Often lauded as the largest, best-attended and, arguably longest-running conference in blockchain, the North American Bitcoin Conference (a.k.a. BTC Miami) was held in downtown Miami’s James L. Knight Center January 16 through 18, 2019. Though times are significantly different since last year’s conference when cryptocurrency prices seemed to double daily, the conference was well attended and the crowd enthusiastic. An impressive lineup of keynote speakers did not disappoint covering topics that ranged across the blockchain spectrum.
Despite this year’s comparatively smaller turnout, the enthusiasm was evident entering the exhibition area, where multiple presenters eager to discuss their respective projects greeted attendees. Though modest, the display booths were well organized and projected a welcoming atmosphere. The presentation hall filled quickly, providing an initial opportunity for networking before attendees settled in to focus on the speakers.
The first day’s keynote speakers included crypto pioneer, Brock Pierce, who is capable of holding a crowd’s attention if he were describing the process of paint drying. Blockchain University founder Jason King delivered an upbeat message for the future by touting the growing demand for blockchain proficient technologists. Several speakers focused on the eventual marriage of traditional finance to the blockchain.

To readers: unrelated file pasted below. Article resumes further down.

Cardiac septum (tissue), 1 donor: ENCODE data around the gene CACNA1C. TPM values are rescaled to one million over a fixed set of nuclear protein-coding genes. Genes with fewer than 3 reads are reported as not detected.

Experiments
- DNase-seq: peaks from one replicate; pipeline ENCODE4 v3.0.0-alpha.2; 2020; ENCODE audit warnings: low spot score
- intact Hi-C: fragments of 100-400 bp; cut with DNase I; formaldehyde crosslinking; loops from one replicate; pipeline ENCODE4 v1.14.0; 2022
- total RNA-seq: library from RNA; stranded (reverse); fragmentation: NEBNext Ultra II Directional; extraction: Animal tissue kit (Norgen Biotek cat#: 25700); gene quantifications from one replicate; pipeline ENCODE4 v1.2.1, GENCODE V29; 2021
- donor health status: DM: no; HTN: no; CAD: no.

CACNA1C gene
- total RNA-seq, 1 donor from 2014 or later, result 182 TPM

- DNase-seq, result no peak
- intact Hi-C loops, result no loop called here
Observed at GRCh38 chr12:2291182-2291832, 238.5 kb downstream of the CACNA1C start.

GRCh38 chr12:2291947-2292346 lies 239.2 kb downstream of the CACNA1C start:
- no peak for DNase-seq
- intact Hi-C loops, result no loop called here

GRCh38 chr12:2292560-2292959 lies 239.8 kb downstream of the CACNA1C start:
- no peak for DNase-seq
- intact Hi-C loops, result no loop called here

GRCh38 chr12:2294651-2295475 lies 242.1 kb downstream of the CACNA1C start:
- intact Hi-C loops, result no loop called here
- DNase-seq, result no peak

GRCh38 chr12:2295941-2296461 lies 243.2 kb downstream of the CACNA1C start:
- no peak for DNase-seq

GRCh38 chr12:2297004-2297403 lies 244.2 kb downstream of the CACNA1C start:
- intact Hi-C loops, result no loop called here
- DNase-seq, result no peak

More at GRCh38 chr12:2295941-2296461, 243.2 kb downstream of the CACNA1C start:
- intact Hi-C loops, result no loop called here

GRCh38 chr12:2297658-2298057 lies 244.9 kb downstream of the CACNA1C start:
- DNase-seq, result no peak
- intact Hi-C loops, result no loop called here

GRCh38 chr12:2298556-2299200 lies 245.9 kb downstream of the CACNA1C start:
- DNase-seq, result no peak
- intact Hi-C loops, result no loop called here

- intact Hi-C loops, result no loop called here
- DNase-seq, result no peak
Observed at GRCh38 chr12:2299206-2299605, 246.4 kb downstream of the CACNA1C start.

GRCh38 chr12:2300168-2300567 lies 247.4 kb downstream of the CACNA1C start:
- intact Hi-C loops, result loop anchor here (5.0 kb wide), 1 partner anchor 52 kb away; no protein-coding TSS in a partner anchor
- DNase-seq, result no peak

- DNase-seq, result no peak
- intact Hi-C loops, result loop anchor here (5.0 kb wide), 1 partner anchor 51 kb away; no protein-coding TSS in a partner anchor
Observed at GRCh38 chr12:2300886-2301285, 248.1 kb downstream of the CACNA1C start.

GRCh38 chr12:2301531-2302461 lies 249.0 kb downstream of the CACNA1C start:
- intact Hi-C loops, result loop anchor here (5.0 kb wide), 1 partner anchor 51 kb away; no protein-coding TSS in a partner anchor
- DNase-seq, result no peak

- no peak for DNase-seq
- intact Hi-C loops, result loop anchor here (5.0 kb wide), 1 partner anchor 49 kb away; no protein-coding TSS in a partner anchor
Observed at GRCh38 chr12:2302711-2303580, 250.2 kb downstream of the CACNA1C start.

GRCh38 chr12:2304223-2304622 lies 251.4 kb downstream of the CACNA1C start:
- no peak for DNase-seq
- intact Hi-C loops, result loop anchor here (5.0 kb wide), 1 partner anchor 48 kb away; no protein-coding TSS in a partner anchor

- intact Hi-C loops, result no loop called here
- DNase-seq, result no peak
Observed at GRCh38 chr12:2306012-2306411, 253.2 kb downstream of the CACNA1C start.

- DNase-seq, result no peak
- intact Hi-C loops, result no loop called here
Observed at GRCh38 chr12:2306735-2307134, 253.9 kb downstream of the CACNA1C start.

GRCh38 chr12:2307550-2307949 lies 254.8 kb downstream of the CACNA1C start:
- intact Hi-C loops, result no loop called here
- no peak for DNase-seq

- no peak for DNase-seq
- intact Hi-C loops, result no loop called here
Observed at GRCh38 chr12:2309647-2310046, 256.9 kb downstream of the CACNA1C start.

Day Two kicked off with a passionate presentation by Craig Sanderson, appropriately title “The Blockchain is Alive.” The two following speakers were crypto pioneer Nick Spanos and Dr. Patrick Byrne, who delivered a “where are we now” update on his TZero project. Byrne gave a terrific presentation, but it seemed to raise more questions than answers, particularly as to whether TZero is an actual exchange or an ATS (alternative trading system) in the traditional sense.
The discussion panels, dubbed “fireside chats,” seemed to create the most buzz. Their overarching theme was the regulatory environment surrounding every aspect of blockchain technology and investments. The content wasn’t very controversial. Some audience members eagerly waited to question the accessible and friendly speakers in the exhibition area. The big takeaway from these fireside chats was that the future of blockchain rests with incorporating into the mainstream, particularly by addressing requirements from banks, regulators, and institutional investors.
BTC Miami was a well-organized, well-attended event where attendees were treated to a diverse and dynamic array of keynote speakers, informative discussion panels, and opportunities to rub elbows with blockchain pioneers and movers. BTC Miami’s reputation as a mandatory “must-attend” event is well deserved and well earned.